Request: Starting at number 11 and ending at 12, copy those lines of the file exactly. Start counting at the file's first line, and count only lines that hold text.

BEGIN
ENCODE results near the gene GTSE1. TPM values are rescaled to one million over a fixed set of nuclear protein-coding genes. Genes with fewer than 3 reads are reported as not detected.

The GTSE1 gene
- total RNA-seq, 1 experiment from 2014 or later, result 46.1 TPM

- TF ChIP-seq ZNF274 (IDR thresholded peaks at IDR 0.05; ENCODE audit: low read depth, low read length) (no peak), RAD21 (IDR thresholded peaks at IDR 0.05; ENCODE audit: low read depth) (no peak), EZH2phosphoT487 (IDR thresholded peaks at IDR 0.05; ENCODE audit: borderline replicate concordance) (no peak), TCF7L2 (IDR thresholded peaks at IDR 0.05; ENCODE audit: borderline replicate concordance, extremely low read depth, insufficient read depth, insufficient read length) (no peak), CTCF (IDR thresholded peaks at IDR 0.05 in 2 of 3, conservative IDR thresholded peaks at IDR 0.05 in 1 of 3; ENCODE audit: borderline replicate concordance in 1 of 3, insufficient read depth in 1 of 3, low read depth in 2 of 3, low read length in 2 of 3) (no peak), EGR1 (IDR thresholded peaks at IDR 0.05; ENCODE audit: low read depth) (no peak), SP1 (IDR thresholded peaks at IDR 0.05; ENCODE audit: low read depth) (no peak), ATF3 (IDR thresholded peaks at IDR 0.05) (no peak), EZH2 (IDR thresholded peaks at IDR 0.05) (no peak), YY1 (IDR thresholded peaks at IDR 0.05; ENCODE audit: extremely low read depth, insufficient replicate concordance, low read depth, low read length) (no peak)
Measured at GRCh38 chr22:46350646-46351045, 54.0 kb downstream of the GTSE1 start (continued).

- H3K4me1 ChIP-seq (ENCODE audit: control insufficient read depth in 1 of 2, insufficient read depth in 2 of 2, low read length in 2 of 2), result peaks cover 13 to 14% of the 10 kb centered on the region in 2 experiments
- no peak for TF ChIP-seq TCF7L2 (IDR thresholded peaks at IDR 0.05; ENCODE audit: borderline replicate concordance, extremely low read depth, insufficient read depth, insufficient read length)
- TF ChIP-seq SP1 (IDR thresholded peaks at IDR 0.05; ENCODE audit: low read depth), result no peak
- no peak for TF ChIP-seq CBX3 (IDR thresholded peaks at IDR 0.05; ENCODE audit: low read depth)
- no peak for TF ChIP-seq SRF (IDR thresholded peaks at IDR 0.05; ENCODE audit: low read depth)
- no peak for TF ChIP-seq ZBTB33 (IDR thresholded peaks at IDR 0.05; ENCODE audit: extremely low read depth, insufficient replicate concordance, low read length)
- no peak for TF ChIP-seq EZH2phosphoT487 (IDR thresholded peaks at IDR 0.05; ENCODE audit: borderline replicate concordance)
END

- no peak for TF ChIP-seq ZBTB33 (IDR thresholded peaks at IDR 0.05; ENCODE audit: extremely low read depth, insufficient replicate concordance, low read length)
- no peak for TF ChIP-seq EZH2phosphoT487 (IDR thresholded peaks at IDR 0.05; ENCODE audit: borderline replicate concordance)